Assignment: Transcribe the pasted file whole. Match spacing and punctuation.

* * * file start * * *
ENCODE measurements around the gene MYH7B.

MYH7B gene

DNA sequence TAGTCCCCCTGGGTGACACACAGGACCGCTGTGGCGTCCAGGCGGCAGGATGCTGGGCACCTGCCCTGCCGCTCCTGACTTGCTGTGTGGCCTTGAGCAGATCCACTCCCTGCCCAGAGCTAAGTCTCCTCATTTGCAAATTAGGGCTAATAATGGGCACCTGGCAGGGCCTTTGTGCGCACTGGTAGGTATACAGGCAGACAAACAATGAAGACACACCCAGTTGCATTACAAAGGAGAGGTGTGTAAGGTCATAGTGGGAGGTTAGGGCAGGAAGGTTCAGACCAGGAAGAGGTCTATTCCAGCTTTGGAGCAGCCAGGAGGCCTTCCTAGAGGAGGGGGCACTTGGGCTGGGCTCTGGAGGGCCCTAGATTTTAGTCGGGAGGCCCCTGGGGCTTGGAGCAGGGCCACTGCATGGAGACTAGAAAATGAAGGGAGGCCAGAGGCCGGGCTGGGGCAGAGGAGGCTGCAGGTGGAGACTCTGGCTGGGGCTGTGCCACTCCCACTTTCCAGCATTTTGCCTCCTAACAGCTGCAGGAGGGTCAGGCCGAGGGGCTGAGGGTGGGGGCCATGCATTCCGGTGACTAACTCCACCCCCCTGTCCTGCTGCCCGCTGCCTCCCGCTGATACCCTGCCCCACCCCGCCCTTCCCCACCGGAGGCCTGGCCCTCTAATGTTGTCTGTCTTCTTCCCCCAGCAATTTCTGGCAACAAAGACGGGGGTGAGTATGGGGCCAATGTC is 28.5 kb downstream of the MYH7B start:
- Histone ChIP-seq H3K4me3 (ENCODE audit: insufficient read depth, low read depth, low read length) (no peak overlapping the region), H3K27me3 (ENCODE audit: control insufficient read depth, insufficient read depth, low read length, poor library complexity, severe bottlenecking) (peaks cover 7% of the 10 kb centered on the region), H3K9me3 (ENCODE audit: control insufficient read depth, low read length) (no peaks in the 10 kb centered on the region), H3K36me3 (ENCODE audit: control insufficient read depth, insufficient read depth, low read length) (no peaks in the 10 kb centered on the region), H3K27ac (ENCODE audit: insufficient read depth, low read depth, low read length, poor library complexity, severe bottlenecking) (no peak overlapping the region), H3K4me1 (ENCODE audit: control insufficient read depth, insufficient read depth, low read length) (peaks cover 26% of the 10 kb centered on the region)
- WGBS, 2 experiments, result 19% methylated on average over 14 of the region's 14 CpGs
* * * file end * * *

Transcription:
ENCODE measurements around the gene MYH7B.

MYH7B gene

DNA sequence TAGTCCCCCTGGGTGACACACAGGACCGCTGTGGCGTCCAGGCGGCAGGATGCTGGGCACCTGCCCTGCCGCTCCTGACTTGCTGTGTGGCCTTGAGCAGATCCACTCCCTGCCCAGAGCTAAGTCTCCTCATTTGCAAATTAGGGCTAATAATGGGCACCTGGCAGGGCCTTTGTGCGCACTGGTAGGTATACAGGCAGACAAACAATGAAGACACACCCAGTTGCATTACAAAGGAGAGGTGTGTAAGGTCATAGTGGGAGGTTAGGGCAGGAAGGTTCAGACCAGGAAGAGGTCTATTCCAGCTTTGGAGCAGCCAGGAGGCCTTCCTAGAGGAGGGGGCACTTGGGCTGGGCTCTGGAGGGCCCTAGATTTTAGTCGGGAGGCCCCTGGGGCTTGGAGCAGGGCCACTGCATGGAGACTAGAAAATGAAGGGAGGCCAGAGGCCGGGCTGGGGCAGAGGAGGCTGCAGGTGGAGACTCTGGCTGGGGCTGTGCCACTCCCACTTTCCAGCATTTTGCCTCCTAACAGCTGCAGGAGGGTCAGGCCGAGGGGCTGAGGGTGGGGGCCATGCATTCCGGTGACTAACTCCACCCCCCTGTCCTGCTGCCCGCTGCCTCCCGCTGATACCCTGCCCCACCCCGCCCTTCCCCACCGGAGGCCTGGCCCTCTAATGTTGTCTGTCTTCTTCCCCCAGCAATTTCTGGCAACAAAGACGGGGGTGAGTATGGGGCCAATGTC is 28.5 kb downstream of the MYH7B start:
- Histone ChIP-seq H3K4me3 (ENCODE audit: insufficient read depth, low read depth, low read length) (no peak overlapping the region), H3K27me3 (ENCODE audit: control insufficient read depth, insufficient read depth, low read length, poor library complexity, severe bottlenecking) (peaks cover 7% of the 10 kb centered on the region), H3K9me3 (ENCODE audit: control insufficient read depth, low read length) (no peaks in the 10 kb centered on the region), H3K36me3 (ENCODE audit: control insufficient read depth, insufficient read depth, low read length) (no peaks in the 10 kb centered on the region), H3K27ac (ENCODE audit: insufficient read depth, low read depth, low read length, poor library complexity, severe bottlenecking) (no peak overlapping the region), H3K4me1 (ENCODE audit: control insufficient read depth, insufficient read depth, low read length) (peaks cover 26% of the 10 kb centered on the region)
- WGBS, 2 experiments, result 19% methylated on average over 14 of the region's 14 CpGs